So, was the life of Malcolm X one defined by reinventions (for the sake of everyone but himself) or was Malcolm X delimited by Marable’s drive to invent a Malcolm X whose propensity manifested towards such desires? And, did such a desire impact the Malcolm X that the reader is left to grapple with? Even if one is not sure of that answer, s/he should read Marable’s work with that question in mind or otherwise s/he might find him/herself guilty of submitting to a politicized historiography of a sociopolitical Malcolm X that fails to fully capture the human being who just happened to be, like all of us, social and political.

A Response to a Response to a Response: On White Liberal Organizing

So, I recently responded to an email correspondence between several Newark-rooted LGBTQ leaders/activists and a few representatives from a larger, regionally-focused organization regarding our responses to the tragic shooting of DeFarra “Dean” Gaymon at the hands of an undercover police officer in Branch Brook Park in Newark. In sum, I argued that their approach was wrong (as it is often, in my opinion) and a rep responded by ostensibly suggesting that responses like mine impede collaboration. I’ve decided to post the conversation (and a response from a comrade) because it speaks to the problem of macro-level organizing that doesn’t account for people, communities, and cultures on the ground.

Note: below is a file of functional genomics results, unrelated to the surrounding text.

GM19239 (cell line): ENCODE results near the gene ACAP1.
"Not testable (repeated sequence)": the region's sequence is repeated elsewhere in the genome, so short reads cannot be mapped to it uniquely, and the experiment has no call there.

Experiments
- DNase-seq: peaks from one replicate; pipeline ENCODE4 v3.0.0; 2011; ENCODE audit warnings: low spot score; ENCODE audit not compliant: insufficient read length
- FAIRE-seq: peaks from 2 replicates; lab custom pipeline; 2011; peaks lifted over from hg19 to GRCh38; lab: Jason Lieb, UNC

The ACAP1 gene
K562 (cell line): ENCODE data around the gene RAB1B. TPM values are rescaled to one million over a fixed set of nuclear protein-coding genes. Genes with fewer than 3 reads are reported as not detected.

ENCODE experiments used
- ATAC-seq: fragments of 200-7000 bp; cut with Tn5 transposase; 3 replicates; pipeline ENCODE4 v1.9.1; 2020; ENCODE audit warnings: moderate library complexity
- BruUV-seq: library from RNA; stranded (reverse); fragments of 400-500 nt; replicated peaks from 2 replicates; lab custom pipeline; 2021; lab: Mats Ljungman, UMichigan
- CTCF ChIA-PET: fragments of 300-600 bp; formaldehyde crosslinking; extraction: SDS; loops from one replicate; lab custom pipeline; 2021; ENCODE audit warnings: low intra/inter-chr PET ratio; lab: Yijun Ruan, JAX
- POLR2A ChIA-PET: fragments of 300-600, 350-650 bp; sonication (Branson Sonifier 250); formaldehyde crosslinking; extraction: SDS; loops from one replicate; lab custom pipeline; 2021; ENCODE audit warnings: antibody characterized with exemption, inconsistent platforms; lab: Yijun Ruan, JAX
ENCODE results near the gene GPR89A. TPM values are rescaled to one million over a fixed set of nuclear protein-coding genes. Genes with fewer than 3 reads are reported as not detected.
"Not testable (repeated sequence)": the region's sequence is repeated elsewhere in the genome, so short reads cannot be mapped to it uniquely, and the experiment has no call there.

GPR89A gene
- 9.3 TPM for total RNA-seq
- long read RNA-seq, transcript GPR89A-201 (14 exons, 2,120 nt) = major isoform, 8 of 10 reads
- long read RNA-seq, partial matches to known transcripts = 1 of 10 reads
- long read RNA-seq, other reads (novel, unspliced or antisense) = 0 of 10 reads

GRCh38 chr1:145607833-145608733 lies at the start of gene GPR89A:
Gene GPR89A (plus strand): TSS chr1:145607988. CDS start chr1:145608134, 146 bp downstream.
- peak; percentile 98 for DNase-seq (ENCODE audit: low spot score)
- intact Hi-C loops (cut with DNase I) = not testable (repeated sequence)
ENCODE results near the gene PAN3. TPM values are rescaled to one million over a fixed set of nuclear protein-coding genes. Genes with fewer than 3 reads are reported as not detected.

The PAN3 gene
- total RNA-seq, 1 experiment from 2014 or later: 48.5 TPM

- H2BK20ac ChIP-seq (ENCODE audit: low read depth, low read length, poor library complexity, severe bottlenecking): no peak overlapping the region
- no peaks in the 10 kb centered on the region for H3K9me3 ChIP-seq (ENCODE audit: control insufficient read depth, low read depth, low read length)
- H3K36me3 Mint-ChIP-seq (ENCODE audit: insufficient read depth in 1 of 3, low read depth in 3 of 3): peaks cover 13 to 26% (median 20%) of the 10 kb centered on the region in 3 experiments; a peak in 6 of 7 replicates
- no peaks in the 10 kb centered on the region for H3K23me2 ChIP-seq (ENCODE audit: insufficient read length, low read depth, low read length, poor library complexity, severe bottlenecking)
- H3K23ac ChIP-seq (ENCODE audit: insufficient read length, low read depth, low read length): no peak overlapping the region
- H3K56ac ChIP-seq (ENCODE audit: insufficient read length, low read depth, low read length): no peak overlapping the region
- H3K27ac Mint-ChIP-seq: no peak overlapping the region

Here’s my response to a Board Member’s argument for the opening of space for partnership between the larger, regional organization and that of the local organizations/groups:

Dear Friend:

Thank you so much for your note/testimony! I am glad that we were able to sit next to one another yesterday, as well.